Since September we have undergone a change in the Labour party that has not been seen since 1997. We have had a huge spike in membership, with both returning and new members, inspired by the leadership election and the debate that has gone on from it. But the Honeymoon cannot, and will not, last five years.
I think this is a very interesting time to be in the party, but it is a horrible time to be in politics, particularly as an opposition councillor. The cuts that are being made are putting even Thatcher in the shade. It is up to Labour to be challenging, and doing what it can to protect those who we strive to represent.
As a county councillor who is, like every other councillor and member of parliament, fighting the Tories on a regular basis, it is very clear to me that we need to get our strategy sorted out. We need to have solid policies that we can get behind, and we need clear direction and support, all of which had been promised throughout the leader and deputy leader elections. I have certainly seen no evidence of yet. It may only be a couple of months, but we are on the front line, having to go into council meetings on a regular basis and defend Labours position. It has seemed a very long couple of months with a strategy void.
Here is my problem. Many of the debates and discussions we are having internally within the party, seem to think that we have plenty of time to get our message of socialism and solidarity to the voters, and that they will all come over in time for the important election. The issue, I think, is that we are focusing on the wrong election.
We have not got until 2020 to convince voters, we have 7 months, to May 2016. This is when there are many local and police and crime commissioner elections. In essence, this is an all-out vote that will be heavily influenced by our performance as a party, especially as we will be taking the police and crime commissioner elections seriously this time. Given the coordination with the local elections then turnout will be higher too. The result of this will be crucial, not only to the new leadership, but to us as a party.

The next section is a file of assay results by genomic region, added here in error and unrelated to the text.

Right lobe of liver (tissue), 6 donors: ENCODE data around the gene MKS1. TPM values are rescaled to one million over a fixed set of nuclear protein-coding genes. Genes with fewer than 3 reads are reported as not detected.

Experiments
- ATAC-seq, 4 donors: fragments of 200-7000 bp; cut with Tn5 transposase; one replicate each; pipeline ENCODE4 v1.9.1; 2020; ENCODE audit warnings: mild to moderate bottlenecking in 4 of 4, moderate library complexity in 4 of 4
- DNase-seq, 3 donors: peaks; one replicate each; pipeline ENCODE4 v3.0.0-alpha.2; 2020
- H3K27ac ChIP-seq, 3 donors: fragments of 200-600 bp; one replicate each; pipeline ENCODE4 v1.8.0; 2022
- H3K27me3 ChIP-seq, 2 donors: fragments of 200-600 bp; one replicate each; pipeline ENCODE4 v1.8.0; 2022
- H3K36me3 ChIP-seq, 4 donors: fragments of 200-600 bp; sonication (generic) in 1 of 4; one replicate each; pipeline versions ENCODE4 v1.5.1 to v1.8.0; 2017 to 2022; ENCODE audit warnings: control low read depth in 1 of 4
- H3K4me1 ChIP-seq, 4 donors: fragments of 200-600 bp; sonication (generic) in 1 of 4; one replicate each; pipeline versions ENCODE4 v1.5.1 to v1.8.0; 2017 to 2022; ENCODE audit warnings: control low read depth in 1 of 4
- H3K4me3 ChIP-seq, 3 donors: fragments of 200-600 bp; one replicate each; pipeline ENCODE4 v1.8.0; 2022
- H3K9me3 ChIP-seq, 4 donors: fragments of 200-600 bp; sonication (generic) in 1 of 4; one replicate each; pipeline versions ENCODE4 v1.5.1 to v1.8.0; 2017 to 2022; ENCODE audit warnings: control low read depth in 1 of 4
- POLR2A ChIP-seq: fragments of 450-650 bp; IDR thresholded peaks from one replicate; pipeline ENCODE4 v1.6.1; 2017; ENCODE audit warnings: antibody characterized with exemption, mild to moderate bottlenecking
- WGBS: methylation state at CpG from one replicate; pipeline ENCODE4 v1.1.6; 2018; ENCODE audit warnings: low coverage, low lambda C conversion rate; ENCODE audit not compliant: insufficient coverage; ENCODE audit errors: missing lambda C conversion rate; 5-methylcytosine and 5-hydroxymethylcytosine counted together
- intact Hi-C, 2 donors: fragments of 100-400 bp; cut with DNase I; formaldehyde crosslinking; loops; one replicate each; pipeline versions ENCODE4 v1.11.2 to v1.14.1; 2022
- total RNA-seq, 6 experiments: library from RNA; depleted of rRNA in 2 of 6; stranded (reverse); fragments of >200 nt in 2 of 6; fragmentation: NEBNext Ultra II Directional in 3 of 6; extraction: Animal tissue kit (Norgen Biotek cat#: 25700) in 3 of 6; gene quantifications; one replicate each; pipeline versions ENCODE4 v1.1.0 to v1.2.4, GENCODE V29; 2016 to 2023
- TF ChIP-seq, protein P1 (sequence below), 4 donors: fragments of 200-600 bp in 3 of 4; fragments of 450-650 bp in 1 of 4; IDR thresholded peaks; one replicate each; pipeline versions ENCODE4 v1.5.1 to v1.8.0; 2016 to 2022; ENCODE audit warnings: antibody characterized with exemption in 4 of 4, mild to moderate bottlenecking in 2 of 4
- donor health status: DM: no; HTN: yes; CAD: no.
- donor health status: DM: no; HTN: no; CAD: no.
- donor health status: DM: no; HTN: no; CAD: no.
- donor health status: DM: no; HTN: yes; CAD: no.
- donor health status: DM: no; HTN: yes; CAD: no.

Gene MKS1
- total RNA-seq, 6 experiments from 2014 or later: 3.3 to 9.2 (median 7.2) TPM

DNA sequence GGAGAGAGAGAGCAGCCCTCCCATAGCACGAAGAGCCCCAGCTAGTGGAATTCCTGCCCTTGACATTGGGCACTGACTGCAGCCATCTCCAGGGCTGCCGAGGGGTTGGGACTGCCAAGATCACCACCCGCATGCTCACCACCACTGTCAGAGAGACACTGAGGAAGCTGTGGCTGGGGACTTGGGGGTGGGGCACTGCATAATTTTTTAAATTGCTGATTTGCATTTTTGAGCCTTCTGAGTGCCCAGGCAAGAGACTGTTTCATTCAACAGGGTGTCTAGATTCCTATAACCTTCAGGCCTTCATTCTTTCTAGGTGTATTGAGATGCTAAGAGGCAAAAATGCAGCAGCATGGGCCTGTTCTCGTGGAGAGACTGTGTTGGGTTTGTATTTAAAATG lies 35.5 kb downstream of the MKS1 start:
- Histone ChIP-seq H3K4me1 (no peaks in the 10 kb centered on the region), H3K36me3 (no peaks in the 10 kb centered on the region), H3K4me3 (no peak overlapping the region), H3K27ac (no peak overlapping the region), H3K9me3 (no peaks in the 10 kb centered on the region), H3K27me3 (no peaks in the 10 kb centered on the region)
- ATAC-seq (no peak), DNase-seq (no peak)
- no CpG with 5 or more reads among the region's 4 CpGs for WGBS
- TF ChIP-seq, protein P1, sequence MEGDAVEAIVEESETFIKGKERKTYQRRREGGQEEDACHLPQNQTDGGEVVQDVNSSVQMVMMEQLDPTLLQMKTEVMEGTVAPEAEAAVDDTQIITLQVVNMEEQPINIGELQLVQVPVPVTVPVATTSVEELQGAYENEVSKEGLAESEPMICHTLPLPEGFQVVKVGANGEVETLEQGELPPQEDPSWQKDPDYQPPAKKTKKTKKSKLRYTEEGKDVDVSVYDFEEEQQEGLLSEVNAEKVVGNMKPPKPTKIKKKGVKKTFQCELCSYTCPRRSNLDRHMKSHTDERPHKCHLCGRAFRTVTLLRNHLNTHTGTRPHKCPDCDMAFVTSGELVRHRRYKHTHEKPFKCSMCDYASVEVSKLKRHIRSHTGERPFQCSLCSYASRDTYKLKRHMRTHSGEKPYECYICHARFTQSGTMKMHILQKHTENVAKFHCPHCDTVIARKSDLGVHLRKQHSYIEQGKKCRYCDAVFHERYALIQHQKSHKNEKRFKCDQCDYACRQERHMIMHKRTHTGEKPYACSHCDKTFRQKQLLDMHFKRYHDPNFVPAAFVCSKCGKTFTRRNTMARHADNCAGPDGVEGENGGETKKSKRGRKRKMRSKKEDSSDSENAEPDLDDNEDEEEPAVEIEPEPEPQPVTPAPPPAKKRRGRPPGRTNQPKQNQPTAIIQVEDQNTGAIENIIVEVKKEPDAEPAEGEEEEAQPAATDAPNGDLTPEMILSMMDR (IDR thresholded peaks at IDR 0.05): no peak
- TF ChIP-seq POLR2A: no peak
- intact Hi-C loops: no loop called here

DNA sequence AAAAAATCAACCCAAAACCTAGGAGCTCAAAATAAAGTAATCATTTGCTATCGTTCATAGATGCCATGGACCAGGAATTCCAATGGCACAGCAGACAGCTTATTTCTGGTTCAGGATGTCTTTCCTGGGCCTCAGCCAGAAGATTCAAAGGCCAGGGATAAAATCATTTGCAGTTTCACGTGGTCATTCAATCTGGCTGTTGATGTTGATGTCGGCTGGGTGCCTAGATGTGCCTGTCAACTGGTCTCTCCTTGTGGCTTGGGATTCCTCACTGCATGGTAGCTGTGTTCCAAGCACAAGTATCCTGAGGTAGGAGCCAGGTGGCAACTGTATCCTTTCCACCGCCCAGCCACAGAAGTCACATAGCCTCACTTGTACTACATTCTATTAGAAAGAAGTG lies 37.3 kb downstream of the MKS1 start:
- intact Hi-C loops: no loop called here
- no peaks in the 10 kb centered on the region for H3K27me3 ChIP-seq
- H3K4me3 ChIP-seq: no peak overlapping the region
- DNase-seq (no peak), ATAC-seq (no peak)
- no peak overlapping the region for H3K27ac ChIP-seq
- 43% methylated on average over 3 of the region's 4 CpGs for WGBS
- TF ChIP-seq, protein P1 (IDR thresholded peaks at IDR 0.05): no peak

If we do badly in May it will be seen as a huge indicator, and we will not be able to talk it away. It sounds obvious, but we need to be growing our share of the vote, not only for the polls, but for those people we want to protect. We need to have Labour councillors elected because they are the ones who can shout loudly about the cuts to local services, and the more councillors elected then the more chance of running councils. We all know that to make effective change, we need to be in power to do it. Five years is a long time to have the Tories in government, but it is even longer when you have Tory led local government too.
But the amount of work that we need to do is vast, including developing national policy that we can hang local manifesto pledges from, developing local campaigns, training candidates, campaigners and volunteers, not to mention leafletting, doorstep canvassing and street stalls. Combining all that with the nationally led but locally driven police and crime commissioner elections is going to provide an extra twist in the complexity, especially because of the need to develop Labour policy within this role and access the impacts of cuts on the front line.
All of this, and we are still squabbling amongst ourselves. With only seven months to go, we need to get our skates on!
Barry Kirby is deputy leader of the Labour group on Gloucestershire county council
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